His government has a target this year of deporting 30,000 undocumented immigrants from France. By June of this year, 15,000 had already been deported.
In particular, the policy of removing citizenship from recently naturalized citizens has provoked widespread commentary—the last time the French state applied such measures was under the Vichy regime that collaborated with the Nazis during the Second World War. These policies were aimed largely at Jews, who were rounded up and deported in large numbers. Some 73,000 French Jews died while in deportation.
As the daily Le Monde noted, “In France the Vichy regime created—on July 22, 1940—a commission to review 50,000 naturalizations performed since 1927. Some 15,000 people, of whom 40 percent were Jewish, lost their citizenship in the name of ‘rectifying the errors of the past’.”
French officials have responded to such concerns by denying all parallels and engaging in political provocations. Immigration Minister Besson provocatively and paternalistically called for immigrants to be made into “good little Frenchmen.”
The day before presenting the bill, he told the daily Le Parisien: “It may shock you if foreigners become ‘good little Frenchmen,’ I think this is excellent news. Being ‘good Frenchmen,’ that does not mean going back on one’s history, one’s origins, or one’s French culture. If my ministry can be a machine to manufacture good Frenchmen, I will be very happy.”
Besson’s casual use of the term is itself a provocation, as Jews or people with left-wing views were often denounced to the fascist authorities for not being “good Frenchmen”. In one famous case, Vichy Interior Minister Pierre Pucheu selected 50 communist hostages—including Guy Môquet and the Trotskyist Marc Bourhis—to be executed as a reprisal for the killing of German commandant Karl Hotz. Pucheu justified his choice by explaining that the alternative, a list of ex-soldiers, consisted of “good Frenchmen”.
The government is able to carry out these policies because it faces no serious political opposition from the so-called “left”—the bourgeois Parti Socialiste (PS) and its defenders like the petty-bourgeois Nouveau Parti Anticapitaliste (NPA), which compromise with Sarkozy's anti-democratic measures and social austerity policies. Such forces are both hostile to and incapable of mobilizing the working class to oppose Sarkozy’s neo-fascistic policies.
These policies are politically boosting the neo-fascist Front National (FN), as his advisors have told the press. However, their comments make clear that Sarkozy—who is conscious that there is no significant opposition from the “left” to his fascistic measures—intends to continue moving further to the right, to keep control of the neo-fascist vote.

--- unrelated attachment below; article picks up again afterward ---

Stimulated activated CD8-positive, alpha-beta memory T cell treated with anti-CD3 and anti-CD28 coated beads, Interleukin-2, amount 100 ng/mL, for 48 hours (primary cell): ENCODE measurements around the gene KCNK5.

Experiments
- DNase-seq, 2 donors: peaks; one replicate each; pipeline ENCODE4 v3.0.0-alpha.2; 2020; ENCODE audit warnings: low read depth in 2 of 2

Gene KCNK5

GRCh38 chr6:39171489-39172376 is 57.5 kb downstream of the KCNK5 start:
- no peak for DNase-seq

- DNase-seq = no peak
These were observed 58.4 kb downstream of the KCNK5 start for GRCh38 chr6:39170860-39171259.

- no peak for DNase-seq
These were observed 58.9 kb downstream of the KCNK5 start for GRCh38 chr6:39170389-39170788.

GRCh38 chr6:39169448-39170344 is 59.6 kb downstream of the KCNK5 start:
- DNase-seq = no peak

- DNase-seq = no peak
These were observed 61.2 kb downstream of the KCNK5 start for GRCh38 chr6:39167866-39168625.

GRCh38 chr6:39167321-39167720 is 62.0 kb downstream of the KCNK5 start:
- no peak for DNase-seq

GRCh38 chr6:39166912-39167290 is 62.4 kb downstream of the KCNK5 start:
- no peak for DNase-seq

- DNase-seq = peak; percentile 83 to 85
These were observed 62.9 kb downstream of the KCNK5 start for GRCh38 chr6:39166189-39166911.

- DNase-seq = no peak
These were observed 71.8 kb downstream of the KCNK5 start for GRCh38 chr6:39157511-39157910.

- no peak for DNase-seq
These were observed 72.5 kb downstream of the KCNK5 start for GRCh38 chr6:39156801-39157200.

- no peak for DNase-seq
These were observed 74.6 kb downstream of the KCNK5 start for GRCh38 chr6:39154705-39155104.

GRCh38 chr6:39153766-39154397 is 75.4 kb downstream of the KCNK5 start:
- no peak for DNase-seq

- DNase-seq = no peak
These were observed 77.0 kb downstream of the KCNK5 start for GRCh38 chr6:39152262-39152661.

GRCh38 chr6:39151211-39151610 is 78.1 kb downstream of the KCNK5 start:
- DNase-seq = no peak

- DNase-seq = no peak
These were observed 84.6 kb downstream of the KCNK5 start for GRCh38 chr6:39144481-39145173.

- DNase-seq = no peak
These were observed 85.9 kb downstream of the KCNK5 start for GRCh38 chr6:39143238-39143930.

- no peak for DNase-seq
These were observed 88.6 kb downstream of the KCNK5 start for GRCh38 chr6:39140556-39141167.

On September 30, the daily Le Parisien published an article saying that the upcoming presidential election in 2012 could produce a similar scenario to that of the 2002 presidential election. That election produced a second round run-off between conservative Jacques Chirac and FN candidate Jean-Marie Le Pen, who overtook the PS candidate, Prime Minister Lionel Jospin. In 2012, however, Sarkozy’s advisors fear that the UMP could be overtaken by the FN.
Le Parisien cited comments by Le Pen’s daughter Marine, who is also a rising FN leader: “We might perhaps arrive on the second round because of the divisions in the right and its broken promises. Our goal for surviving to the second round would perhaps be between 16 and 20 percent” of the vote. Le Parisien added that “one third of UMP sympathizers have a positive image of Jean-Marie Le Pen’s daughter.”
The FN vote rose significantly in the March regional election, reaching 13 percent. Le Parisien commented: “With the March regional elections characterized by a rising far-right, the president has turned sharply to the right, culminating this summer with the Grenoble speech.… Nicolas Sarkozy considers the threat from Marine Le Pen to be real. Eighteen months before the presidential elections, Sarkozy’s strategists have decided to compete on the FN’s political territory, to win back those who voted for [Sarkozy] in 2007. This summer’s excessiveness on law and order is the proof.”